Thrapston mainstays say they will have to leave town if they cannot sell their site

Thrapston: Scot6ts of Thrapston Business Awards.'Left to right: peter Waddup, (finance director) James Scott, (director) and David Scott, (chairman) 'Tuesday, 02 November 2010

Thrapston: Scot6ts of Thrapston Business Awards.'Left to right: peter Waddup, (finance director) James Scott, (director) and David Scott, (chairman) 'Tuesday, 02 November 2010

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Directors at a business that has been trading in a county town for close to a century fear they may have to leave in order to expand.

Scotts of Thrapston, which is based in Bridge Street, Thrapston, has been looking for a nearby site to move the business to for a number of years.

Bosses at the manufacturing company, which has been based in the town for 92 years, claim that the the only way to move to a nearby premises in Thrapston would be to sell their current site in Bridge Street to a developer and use the funds gained from the sale towards relocating. Otherwise a move to a cheaper site outside Thrapston may be necessary.

But the company’s planning application for a supermarket on the site looks set to be rejected, with the proposal recommended for refusal by officers at East Northamptonshire Council, when councillors discuss the site’s future on July 4.

David Scott, one of the company’s directors, said: “To move out of Thrapston is unthinkable but we have to be realistic.

“We will be celebrating our centenary in eight years time and hope to still be in the Thrapston area when we do.

“However, we also have to look at the commercial reality of the business.

“We’re in a fortunate position as we’ve had our best trading year in 2011 in my time.

“We need larger premises to meet the increased demand for our products and, at the same time, will be looking for cost efficiencies through low maintenance and environmentally friendly facilities.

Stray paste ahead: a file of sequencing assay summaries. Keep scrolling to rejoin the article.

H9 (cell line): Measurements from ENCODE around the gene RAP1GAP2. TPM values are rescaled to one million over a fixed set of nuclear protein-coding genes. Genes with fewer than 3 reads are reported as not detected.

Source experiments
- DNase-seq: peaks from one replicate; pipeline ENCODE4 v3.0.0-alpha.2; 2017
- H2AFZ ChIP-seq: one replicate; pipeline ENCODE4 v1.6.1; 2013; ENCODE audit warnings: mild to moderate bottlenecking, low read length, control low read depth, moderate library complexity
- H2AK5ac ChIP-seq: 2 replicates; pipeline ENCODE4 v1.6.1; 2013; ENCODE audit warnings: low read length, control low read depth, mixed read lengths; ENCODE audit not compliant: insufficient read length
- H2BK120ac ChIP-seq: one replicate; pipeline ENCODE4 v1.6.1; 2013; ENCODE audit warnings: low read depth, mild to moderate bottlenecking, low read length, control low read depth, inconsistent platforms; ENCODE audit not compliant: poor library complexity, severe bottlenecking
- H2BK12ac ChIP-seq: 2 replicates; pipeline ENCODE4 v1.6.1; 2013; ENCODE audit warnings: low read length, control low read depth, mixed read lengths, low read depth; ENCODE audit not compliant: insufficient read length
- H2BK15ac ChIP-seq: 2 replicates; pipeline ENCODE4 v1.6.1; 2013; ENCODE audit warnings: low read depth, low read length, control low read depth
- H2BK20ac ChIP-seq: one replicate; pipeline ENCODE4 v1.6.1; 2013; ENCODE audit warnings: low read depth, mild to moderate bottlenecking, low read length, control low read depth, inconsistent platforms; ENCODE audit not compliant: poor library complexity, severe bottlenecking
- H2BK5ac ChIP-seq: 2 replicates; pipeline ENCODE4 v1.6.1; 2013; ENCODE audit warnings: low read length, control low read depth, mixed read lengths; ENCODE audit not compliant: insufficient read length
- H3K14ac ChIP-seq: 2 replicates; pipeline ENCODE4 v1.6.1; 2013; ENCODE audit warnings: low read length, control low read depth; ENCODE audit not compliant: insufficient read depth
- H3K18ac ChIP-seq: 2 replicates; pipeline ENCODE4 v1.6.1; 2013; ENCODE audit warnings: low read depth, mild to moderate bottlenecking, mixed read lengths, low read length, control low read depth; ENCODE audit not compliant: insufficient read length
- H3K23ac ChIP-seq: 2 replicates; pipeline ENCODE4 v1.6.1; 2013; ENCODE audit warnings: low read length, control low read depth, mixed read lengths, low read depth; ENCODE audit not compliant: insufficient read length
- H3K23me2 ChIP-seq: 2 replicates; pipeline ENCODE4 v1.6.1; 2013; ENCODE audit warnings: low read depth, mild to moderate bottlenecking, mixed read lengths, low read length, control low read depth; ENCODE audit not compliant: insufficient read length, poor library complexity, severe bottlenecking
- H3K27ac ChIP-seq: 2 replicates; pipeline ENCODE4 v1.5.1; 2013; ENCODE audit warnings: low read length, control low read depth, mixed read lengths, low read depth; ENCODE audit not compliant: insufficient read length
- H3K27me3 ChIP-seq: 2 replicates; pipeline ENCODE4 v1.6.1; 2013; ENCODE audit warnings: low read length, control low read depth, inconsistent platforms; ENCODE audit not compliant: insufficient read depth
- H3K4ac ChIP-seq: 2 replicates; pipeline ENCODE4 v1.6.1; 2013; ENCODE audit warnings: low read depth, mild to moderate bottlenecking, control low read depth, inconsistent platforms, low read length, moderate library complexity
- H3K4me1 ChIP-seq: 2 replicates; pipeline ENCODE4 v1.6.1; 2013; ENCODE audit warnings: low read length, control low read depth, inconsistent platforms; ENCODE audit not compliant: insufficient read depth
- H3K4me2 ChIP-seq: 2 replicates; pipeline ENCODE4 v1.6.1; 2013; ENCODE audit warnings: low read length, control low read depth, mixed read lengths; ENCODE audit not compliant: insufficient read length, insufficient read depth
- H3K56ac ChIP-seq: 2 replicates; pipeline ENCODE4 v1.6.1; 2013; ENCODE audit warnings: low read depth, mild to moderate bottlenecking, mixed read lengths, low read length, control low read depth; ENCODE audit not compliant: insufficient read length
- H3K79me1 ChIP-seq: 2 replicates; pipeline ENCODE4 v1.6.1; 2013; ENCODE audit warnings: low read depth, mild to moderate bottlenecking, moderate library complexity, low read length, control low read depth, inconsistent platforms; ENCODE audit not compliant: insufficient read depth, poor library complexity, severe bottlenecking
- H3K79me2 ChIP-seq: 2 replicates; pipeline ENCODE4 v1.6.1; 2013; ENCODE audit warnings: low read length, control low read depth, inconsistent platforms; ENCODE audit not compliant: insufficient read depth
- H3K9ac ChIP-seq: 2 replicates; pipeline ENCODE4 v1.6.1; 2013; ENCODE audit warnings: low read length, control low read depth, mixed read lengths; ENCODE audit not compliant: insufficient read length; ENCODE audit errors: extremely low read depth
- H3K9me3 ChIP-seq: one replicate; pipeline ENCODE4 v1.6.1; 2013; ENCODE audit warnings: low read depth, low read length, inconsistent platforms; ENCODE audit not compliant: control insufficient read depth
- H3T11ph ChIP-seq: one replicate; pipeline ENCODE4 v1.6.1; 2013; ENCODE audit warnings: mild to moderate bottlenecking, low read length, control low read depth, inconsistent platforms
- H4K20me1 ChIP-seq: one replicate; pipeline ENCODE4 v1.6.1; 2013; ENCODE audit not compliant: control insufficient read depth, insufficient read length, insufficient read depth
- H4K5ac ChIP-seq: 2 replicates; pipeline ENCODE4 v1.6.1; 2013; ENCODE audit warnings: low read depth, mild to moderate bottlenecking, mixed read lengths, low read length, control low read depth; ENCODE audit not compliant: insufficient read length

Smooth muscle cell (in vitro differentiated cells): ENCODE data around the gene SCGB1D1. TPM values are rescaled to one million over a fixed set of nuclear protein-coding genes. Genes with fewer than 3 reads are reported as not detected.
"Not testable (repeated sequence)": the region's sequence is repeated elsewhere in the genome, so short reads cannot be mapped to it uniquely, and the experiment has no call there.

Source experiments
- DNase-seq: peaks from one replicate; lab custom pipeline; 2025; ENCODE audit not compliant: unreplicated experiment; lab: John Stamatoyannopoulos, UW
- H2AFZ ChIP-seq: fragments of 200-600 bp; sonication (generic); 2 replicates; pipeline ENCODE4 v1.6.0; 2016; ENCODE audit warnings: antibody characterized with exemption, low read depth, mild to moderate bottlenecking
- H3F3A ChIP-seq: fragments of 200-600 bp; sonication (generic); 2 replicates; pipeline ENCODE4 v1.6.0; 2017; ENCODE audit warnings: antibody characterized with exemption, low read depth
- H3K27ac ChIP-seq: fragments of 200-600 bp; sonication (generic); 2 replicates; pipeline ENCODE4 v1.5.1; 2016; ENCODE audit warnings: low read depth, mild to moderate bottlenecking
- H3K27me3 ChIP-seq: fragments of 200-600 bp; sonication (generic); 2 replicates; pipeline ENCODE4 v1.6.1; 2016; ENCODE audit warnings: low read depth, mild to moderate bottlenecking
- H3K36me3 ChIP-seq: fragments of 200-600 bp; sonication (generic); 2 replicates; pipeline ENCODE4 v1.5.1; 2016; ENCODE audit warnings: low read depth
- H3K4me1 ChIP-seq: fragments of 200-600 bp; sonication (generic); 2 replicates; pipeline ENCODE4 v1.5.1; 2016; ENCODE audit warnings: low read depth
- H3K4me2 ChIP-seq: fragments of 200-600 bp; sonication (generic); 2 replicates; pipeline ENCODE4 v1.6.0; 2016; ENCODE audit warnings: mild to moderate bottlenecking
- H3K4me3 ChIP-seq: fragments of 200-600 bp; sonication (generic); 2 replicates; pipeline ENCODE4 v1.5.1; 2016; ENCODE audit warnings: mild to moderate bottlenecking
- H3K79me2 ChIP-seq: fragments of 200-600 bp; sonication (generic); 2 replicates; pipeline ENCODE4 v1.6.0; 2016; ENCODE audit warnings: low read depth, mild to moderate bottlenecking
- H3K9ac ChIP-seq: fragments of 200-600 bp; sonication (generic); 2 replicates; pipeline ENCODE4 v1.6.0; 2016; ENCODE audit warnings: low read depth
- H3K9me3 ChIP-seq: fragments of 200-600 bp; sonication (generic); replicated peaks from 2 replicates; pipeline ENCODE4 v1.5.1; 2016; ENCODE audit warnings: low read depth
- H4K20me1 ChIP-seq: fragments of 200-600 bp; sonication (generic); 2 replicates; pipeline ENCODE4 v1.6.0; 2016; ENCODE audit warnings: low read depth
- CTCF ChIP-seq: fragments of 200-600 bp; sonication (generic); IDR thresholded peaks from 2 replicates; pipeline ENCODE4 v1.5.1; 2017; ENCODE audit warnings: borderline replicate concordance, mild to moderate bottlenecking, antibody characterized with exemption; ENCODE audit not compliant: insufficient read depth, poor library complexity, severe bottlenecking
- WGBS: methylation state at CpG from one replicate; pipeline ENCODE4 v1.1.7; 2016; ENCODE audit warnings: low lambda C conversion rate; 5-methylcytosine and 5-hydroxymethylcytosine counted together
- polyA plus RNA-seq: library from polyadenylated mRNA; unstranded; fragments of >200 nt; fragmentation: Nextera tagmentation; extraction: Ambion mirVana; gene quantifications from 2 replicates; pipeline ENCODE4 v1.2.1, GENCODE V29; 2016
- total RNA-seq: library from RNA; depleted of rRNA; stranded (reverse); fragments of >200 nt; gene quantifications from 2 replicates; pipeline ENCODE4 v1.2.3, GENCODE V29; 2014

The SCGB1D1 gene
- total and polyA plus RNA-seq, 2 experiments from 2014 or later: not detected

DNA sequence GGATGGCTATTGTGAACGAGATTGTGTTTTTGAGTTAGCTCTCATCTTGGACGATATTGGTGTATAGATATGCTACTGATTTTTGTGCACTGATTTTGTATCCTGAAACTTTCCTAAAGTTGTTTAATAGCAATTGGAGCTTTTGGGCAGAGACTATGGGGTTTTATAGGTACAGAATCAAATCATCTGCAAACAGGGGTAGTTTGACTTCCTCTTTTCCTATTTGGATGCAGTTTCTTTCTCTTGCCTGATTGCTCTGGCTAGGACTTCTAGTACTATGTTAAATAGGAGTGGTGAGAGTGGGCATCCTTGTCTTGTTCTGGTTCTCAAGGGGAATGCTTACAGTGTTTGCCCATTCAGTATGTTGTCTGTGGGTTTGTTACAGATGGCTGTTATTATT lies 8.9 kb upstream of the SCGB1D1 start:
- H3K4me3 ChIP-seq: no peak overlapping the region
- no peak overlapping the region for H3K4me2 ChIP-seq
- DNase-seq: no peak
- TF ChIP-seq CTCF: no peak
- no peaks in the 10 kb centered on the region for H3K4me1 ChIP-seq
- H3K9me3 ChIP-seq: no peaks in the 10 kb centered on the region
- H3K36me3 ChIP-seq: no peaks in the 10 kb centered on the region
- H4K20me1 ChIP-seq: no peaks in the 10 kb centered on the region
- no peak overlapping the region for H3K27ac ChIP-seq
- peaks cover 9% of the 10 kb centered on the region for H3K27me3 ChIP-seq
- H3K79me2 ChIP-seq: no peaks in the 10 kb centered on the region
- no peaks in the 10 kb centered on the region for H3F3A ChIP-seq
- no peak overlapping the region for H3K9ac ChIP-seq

“It is likely the site will have to be sold to fund a move, but other uses would generate only a fraction of the sales receipts, thus restricting our options.

Scotts of Thrapston manufactures a range of products, including summer houses, timber stables, roof trusses, garages, and outbuildings.

The company employs nearly 100 full-time staff, and the company’s directors say the business brings in more than £1m a year to the town’s economy.

Mr Scott added: “If we did have to move, obviously it would mean that people’s jobs would be moving away. We could probably arrange transport for them, but a lot of people find it a huge benefit that they live so close to where they work.

“We very much want to continue with our local labour force in Thrapston who have been tremendous down the years and have been very loyal to the company.

“We consider the town home.”

A previous application for a housing development on the Bridge Street site was rejected, but the company feels a supermarket on the site will have benefits for the town.

Mr Scott added: “Because we’re reviewing our position, many people think this is blackmail but we’re safeguarding the company. We’ve resisted nailing our cross to any supermarket - we’ve been speaking to them all. Having an out-of-town supermarket won’t take money from the High Street.”